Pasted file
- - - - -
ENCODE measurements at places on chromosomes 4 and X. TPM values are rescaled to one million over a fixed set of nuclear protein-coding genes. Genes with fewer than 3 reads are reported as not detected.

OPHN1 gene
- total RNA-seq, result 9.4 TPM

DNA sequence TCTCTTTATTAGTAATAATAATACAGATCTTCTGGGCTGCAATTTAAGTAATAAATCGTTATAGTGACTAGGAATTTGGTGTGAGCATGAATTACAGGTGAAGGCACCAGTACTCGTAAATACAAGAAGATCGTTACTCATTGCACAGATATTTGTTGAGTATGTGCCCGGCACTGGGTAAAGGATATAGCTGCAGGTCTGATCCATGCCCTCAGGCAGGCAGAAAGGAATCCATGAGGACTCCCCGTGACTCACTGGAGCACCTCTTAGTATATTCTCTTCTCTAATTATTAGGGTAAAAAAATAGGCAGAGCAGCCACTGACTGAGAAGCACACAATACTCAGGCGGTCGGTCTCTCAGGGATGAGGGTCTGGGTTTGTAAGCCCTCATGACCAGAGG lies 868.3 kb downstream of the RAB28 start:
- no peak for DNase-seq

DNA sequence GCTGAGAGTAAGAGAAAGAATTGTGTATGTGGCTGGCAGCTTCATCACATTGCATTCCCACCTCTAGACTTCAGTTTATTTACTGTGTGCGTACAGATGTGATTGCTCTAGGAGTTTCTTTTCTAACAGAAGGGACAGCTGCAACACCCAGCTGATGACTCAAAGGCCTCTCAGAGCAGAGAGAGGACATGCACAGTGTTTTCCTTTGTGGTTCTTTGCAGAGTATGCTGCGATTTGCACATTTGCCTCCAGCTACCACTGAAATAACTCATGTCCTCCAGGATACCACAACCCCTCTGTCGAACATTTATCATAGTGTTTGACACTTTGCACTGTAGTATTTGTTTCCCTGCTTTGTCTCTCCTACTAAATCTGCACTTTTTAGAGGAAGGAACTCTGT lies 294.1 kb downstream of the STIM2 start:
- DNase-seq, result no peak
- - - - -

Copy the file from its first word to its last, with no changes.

ENCODE measurements at places on chromosomes 4 and X. TPM values are rescaled to one million over a fixed set of nuclear protein-coding genes. Genes with fewer than 3 reads are reported as not detected.

OPHN1 gene
- total RNA-seq, result 9.4 TPM

DNA sequence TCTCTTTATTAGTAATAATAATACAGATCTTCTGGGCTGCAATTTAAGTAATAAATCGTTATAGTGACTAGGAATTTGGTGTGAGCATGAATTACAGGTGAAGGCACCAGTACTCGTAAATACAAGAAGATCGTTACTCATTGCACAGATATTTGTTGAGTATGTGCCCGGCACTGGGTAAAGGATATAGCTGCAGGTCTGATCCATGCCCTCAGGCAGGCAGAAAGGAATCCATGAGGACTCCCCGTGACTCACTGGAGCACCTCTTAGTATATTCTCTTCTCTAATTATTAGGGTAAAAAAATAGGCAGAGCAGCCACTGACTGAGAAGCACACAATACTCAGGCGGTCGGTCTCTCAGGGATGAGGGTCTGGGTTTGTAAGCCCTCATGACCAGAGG lies 868.3 kb downstream of the RAB28 start:
- no peak for DNase-seq

DNA sequence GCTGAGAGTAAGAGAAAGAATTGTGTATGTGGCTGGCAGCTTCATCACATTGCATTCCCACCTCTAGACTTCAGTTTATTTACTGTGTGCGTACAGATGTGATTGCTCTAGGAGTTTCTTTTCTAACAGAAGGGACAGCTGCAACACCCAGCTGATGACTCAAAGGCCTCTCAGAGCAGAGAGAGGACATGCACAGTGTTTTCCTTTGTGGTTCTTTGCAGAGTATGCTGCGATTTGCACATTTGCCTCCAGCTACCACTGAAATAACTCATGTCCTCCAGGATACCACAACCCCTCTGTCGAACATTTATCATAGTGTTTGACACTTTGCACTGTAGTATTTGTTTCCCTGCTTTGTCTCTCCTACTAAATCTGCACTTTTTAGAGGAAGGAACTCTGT lies 294.1 kb downstream of the STIM2 start:
- DNase-seq, result no peak